Fantastic Fest 2010 Review: I SPIT ON YOUR GRAVE

Brian Kelley

by: Brian Kelley
October 7th, 2010

Editor's Note: This review was originally published on October 3rd at Fantastic Fest.

Rating: 1/5

Writer: Stuart Morse
Director: Steven R. Monroe
Cast: Sarah Butler, Daniel Franzese, Jeff Branson, Chad Lindberg

I SPIT ON YOUR GRAVE, a remake of the 1978 film also known as DAY OF THE WOMAN, displays such a complete lack of understanding of exploitation cinema as to become downright nefarious. That is not to overcredit the original, mind you, it is a vile piece of work in and of itself. However, as a product of the time and as a tent pole example of the rape/revenge themed films being fed to moviegoers via grindhouse and drive-in theaters it still holds some value. Whereas the original film had a central character worth rooting for, the 2010 remake does not. This dooms the film from the very beginning.

Jennifer Hills (Sarah Butler) is a writer who has decided to rent a cabin in the woods in order to achieve the peace and quiet she needs to work on her next novel. Unfortunately for her, several of the locals have their eyes fixed on her as soon as she arrives in town. One night, the gang of men, led by Johnny (Jeff Branson), break into Jennifer's home. At first they just intend to scare her but things quickly spiral out of control and before long they are forcing a mentally-challenged young man named Matthew (Chad Lindberg) to rape her. After several false escapes between multiple beatings and rapes, Jennifer finally manages to get away but returns some time later to enact her revenge.

The single weakest link in I SPIT ON YOUR GRAVE, the one element that, if done correctly, could have made this the true modern exploitation film the filmmakers were going for is the character of Jennifer. We are introduced to her already in her unfamiliar setting and the very people we see her interacting with are the people that will attack her later. We never get a chance to know Jennifer. She's a writer from the city, we're told, but how out of her element is she really? Without having this grounding, a sense of the person in which we are meant to invest our empathy, there is little character-based impact in the extended rape and beating scenes. The acts are as disgusting, sure, but they hold little meaning as the audience has no connection with the object of that viciousness.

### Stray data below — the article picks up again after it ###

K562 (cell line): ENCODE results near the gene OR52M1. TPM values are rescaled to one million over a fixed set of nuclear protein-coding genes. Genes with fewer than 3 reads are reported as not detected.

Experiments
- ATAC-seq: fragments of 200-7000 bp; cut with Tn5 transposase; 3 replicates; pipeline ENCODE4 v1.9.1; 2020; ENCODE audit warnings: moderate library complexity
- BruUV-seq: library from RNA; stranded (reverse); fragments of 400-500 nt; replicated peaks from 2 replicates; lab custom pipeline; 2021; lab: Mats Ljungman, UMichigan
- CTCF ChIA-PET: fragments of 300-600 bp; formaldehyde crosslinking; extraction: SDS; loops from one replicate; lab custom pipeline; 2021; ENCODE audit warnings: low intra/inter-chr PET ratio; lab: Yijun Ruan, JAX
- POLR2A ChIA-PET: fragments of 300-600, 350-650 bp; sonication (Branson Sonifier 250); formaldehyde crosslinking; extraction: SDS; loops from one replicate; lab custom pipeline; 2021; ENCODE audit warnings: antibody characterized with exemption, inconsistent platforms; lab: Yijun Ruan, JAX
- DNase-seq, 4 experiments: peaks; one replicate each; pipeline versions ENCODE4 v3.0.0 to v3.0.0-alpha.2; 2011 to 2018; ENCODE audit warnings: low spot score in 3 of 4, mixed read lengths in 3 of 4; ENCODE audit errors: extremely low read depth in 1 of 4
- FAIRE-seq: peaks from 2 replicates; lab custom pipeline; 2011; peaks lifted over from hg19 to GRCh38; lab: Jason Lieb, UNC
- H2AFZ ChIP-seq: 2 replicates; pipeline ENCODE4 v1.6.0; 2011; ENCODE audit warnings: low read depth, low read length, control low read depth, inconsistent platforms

Even worse, the series of opening scenes preceding the attack on Jennifer are mostly centered around her being a klutz. For example, she is sans cellular service only because she drops her phone in the toilet. How then is the viewer to believe that this rather accident-prone writer is capable of the elaborate setups seen in the third act? The other characters, the films "bad guys," are all played well and are appropriately ferocious. However, the film seems to be trying to reach to the viewer to make a moral judgement regarding whether or not Jennifer's revenge is appropriate and justified. It is not a film capable of stirring that pot, though, and the fact that it tries is insulting to the audience. This is especially true with the character of Matthew. Having a mentally-challenged character who is forced to rape our heroine would appear to introduce the moral dilemma the filmmakers wish to leave the audience with. While the way in which Jennifer has her revenge on Matthew is the most clever part of the film, there is no question that it comes off as being played for enjoyment and applause thus completely unraveling the intention of the character in the first place.

As far as technical accomplishments in the film there are few. The photography is bland and washed out, a stylistic choice that only makes everything going on more wretched. As one must assume this was the intention, it is a success. When the final payoffs are reached, the special effects work is admittedly top notch. There will be no spoilers here but the series of acts of revenge are indeed brutal and the effects work appears to be mostly (if not all) practical. Again, though, it comes down to the utter and total detachment with which everything is displayed that prevents these elements that are done well from ever having a chance to save the film.

The I SPIT ON YOUR GRAVE remake, as judged on its own, is an almost complete failure. Most of the recent successful exploitation-like films rely on loving homage or have been completely accidental in their aping of exploitation elements. When the goal is to set out to make that sort of film knowingly one must have the understanding of what made those films work in the first place. The creators of I SPIT ON YOUR GRAVE do not and have made a film that is, to be perfectly honest, garbage.

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